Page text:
Taming the Corporate Criminal in 11 Easy Steps

Bring back the death penalty for corporations, and other good ideas


Can it be any more clear that the national response to the corporate crime wave sweeping the country has been an utter and abysmal failure?

This is to take nothing away from the hard-working prosecutors who bust their chops working day in and day out, with minimal resources, dodging political attacks from the corporate lobbyists whose primary job it is to keep the cops on their heels and off their case.

For example, lack of enforcement of federal worker safety laws by Clinton administration has resulted in fewer inspections and fewer violations cited compared to prior administrations. Whose fault is that? Not the head of the Occupational Safety and Health Administration, who claims in his defense that for him to do an adequate job, his meager $350 million budget, which is constantly under attack by the corporate crime lobby, would have to be bumped up to at least $7 billion.

Same with antitrust enforcement. Between 1977 and 1997, the total budgets of the two primary antitrust enforcement agencies — the Federal Trade Commission and the Justice Department’s Antitrust Division decreased by 7 percent in constant dollars while the Gross National Product grew by 112 percent. Mergers have increased by 550 percent since 1992.

According to Albert Foer, director of the American Antitrust Institute, the failure of antitrust enforcement has resulted in airlines that monopolize hub terminals, international cartels that cost consumers dearly, price fixing and bid rigging that are a continual abuse of the system, monopolies that can control the global flow of information, and agricultural, meatpacking and food retailing industries that are unduly concentrated.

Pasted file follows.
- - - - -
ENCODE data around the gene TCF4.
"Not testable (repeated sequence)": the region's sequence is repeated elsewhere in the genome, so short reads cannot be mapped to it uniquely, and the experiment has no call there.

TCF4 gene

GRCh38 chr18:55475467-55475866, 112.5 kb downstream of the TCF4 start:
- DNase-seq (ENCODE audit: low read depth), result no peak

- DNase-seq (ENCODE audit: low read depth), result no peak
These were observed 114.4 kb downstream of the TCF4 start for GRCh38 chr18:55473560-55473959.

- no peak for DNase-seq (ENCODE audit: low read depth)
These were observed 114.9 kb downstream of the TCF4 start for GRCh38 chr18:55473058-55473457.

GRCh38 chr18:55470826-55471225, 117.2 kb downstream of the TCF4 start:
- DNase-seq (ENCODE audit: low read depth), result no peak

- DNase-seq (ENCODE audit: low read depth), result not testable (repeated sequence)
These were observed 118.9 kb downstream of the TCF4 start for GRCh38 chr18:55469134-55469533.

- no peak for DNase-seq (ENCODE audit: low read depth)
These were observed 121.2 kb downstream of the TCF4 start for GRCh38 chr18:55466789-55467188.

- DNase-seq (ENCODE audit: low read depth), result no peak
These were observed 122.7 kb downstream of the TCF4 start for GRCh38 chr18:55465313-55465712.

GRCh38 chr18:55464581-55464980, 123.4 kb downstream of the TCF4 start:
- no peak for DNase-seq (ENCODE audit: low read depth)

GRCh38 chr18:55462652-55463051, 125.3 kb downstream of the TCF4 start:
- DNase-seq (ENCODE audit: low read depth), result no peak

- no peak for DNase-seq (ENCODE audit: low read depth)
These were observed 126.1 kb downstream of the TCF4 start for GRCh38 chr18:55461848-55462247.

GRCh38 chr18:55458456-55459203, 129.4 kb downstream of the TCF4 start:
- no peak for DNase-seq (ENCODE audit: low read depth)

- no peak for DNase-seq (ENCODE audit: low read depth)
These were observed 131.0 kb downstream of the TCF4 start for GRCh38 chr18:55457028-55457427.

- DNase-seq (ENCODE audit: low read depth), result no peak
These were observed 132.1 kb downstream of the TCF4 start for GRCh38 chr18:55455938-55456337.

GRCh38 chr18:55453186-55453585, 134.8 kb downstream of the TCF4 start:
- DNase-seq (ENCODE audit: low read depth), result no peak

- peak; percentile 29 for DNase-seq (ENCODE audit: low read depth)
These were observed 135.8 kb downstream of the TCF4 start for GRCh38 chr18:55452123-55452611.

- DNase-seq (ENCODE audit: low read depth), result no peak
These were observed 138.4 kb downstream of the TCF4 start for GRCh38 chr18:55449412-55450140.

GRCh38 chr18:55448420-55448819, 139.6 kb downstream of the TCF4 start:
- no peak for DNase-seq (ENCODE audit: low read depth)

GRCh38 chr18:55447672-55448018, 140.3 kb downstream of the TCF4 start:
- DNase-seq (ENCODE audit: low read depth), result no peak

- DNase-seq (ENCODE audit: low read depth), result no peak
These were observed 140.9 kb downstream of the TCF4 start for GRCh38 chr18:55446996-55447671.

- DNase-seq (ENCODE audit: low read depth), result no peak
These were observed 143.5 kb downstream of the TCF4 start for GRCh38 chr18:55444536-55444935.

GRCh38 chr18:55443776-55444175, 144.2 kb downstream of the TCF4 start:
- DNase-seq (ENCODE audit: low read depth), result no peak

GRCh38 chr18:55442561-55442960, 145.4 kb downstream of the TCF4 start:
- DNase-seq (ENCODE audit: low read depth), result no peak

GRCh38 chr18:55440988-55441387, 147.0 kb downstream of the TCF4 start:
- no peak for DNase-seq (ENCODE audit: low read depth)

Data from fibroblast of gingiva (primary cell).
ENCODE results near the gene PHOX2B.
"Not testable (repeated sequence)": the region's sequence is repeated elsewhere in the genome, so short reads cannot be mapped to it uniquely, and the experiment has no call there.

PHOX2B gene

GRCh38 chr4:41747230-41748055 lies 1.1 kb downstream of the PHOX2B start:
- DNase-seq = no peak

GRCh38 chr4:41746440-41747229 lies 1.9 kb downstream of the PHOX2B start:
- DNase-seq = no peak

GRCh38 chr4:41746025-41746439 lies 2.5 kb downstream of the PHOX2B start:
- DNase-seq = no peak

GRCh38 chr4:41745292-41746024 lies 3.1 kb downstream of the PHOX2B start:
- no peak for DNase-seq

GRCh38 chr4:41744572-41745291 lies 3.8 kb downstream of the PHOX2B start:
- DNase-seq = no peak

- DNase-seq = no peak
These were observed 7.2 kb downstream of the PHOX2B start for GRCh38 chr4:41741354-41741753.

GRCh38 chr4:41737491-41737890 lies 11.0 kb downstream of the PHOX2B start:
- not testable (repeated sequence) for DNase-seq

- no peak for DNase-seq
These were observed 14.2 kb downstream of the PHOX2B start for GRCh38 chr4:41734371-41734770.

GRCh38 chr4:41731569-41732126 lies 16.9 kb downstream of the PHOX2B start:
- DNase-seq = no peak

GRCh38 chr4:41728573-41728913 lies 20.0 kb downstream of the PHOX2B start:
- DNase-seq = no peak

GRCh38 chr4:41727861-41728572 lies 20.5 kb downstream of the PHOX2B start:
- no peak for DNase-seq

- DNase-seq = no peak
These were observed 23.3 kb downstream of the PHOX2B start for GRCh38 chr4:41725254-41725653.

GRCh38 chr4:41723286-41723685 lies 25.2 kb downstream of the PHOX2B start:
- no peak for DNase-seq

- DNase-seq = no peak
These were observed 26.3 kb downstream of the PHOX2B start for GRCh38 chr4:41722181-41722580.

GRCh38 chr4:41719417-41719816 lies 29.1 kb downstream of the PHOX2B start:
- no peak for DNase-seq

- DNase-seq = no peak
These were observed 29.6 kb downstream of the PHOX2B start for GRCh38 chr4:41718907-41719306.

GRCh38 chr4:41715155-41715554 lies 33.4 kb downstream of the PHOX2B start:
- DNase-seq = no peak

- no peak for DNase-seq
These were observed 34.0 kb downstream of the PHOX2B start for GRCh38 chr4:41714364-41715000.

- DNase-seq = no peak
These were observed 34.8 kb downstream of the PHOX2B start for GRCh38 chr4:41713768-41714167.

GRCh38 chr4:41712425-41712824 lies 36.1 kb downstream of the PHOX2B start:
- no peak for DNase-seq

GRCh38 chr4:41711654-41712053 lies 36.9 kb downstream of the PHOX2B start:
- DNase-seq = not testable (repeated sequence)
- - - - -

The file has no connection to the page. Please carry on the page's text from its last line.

Even when the system works, and the prosecutors nail the criminals to the wall, what good does it do? The recent criminal convictions of major corporations for fixing the prices of vitamins in the United States resulted in two of the biggest criminal fines in the history of corporate crime.

Earlier this year, Hoffman LaRoche pled guilty and was fined $500 million and BASF pled guilty and was fined $225 million for leading a worldwide conspiracy to raise and fix prices and allocate market shares for certain vitamins sold in the United States and elsewhere.

Hoffman LaRoche and BASF alone control 80 percent of the vitamin market worldwide. What impact did the fines have on the behavior of these two criminals? It made them more aggressive in their desire to control the remaining 20 percent of the market.

That’s according to Eugene Reed, the Arkansas broker who first blew the whistle on the price fixing conspiracy.

“They have become super aggressive and more committed (since their convictions),” Reed told us earlier this month. “They are already at the foot of the bridge. They sent signals into the marketplace. They want to drive all other vitamin suppliers out of the world market and control it themselves.”

The lesson: even the largest criminal fines ever levied in the United States were too small to affect giant multinational corporations.

When individuals commit street crimes, on the other hand, they pay the price with a loss of freedom. That’s why by next year, there will be two million inmates in U.S. prisons and jails and the United States will overtake Russia as the world leader in the rate of incarceration — a rate six to ten times the rate of other industrialized countries. This rate of incarceration costs the nation about $40 billion a year. And it disproportionately affects poor and minority populations. One in three young African American men is now under supervision of the criminal justice system — in prison or jail, or on probation or parole. A black male born today has a 29 percent chance of spending time in prison in his lifetime. (For more on how the United States deals with street criminals, check out the recently released Race to Incarcerate by Mark Mauer and The Sentencing Project (The New Press, 1999).